grep -i -a -B10 -A100 --binary --text --perl-regexp 'fd1701308201130201010420' /dev/sda1

Doing some research I just read a blog that says wallet encryption was not until version 0.4.0 on September 23, 2011?

If that is correct does that mean the wallet.dat before that date are plain text or still Berkerely DB?  If it is in Berkerely DB would that mean I could retrieve the entire wallet including all keys by simply using db_dump.py on a found wallet.dat file?

thx

No, that doesn't seem correct.
I recommend dumping an image of the disk drive (you should keep a copy, NEVER do anything on the disk you're trying to recover the data from!)

Then you can use a hex editor such as Okteta to search for the hex string in the dump file.

idelcoins
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December 20, 2017, 06:48:48 PM
 #5

Try searching for the hex string "fd1701308201130201010420".
In old wallet files, a 32 byte sequence following the above string will be your private key.

Does this look right?

grep -i -a -B10 -A100 --binary --text --perl-regexp 'fd1701308201130201010420' /dev/sda1

Doing some research I just read a blog that says wallet encryption was not until version 0.4.0 on September 23, 2011?

If that is correct does that mean the wallet.dat before that date are plain text or still Berkerely DB?  If it is in Berkerely DB would that mean I could retrieve the entire wallet including all keys by simply using db_dump.py on a found wallet.dat file?

thx

No, that doesn't seem correct.
I recommend dumping an image of the disk drive (you should keep a copy, NEVER do anything on the disk you're trying to recover the data from!)

Then you can use a hex editor such as Okteta to search for the hex string in the dump file.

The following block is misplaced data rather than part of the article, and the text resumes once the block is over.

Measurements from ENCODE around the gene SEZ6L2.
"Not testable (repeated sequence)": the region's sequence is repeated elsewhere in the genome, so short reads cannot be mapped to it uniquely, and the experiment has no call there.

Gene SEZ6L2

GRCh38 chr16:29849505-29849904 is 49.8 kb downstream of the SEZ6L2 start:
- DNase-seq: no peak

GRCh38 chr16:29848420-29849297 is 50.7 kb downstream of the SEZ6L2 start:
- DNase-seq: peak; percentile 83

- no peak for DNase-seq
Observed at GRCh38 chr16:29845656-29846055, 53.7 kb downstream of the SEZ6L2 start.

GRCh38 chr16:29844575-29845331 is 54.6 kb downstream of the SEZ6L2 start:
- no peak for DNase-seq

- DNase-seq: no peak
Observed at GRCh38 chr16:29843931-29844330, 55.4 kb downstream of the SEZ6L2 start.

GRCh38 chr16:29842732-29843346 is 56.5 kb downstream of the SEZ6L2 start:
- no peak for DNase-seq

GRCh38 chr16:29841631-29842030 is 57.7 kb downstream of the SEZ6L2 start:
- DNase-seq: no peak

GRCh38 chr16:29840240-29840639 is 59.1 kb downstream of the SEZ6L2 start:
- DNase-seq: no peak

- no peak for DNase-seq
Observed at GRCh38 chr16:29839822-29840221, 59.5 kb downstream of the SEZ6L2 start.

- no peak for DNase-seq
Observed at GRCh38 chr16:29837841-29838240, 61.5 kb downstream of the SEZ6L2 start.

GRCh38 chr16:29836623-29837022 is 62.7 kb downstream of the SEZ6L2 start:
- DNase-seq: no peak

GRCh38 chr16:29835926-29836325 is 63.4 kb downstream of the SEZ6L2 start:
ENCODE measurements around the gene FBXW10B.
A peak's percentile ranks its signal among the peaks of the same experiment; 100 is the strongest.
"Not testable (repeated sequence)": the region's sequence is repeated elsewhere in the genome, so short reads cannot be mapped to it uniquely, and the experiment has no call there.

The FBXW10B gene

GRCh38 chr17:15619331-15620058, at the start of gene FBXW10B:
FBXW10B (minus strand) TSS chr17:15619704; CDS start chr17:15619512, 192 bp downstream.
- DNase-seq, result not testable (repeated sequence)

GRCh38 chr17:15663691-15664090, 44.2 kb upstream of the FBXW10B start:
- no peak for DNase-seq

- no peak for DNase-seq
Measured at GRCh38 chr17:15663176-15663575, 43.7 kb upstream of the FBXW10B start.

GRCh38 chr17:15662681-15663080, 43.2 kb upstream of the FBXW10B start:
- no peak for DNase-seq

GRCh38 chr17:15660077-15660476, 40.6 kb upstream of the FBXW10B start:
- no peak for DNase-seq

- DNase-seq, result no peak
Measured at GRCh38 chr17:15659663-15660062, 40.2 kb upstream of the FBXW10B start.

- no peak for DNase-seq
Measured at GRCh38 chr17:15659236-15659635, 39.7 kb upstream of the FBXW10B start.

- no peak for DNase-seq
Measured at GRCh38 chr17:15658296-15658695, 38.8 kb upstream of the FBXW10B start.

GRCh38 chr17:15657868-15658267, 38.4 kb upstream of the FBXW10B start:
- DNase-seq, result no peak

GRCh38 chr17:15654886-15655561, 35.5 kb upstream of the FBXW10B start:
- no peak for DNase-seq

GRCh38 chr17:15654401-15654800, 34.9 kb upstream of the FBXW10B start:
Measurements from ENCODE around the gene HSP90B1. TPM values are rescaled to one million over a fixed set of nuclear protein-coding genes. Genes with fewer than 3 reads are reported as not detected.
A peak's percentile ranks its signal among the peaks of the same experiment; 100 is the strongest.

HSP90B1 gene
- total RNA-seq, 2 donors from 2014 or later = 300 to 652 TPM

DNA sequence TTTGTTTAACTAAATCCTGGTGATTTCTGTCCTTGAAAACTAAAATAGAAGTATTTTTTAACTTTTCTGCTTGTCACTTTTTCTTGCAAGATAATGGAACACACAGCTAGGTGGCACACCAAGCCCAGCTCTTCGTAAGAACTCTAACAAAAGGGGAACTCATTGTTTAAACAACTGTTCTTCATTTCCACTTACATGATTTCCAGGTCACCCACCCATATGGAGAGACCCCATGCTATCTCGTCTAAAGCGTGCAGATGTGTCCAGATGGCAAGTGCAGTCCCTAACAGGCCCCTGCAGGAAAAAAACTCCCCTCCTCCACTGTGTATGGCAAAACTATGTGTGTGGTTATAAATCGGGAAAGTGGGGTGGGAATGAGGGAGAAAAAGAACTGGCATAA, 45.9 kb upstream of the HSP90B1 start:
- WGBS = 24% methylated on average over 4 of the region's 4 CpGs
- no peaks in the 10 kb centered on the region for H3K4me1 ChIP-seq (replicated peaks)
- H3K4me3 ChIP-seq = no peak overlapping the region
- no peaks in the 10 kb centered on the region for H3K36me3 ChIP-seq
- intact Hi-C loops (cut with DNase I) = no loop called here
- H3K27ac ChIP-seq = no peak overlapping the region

I have it mounted separately so nothing is going to get written to it since grep is being executed from the boot disk, any temp files or output by grep will be written there.

What about that second part, about the encryption, is it all just unencrypted Berkerely DB prior to 2011? (I do not remember it that way, maybe I am confusing converting it from text to berkerely DB why I thought it was encrypted and mistaken about password encrypted - faulty memory)
idelcoins
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December 20, 2017, 09:56:05 PM
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If I only find a private key does that get me anywhere?
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December 21, 2017, 12:51:51 AM
 #7

If I only find a private key does that get me anywhere?

The private key should be part of the wallet file, as the wallet file is what holds all of your keys. In the event that you just have a randomly private key lying around somewhere, you can at least know that you are making progress, and access the funds on the address the private key is associated with (could be all your mining earnings, could be nothing).

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December 21, 2017, 04:52:13 AM
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If I only find a private key does that get me anywhere?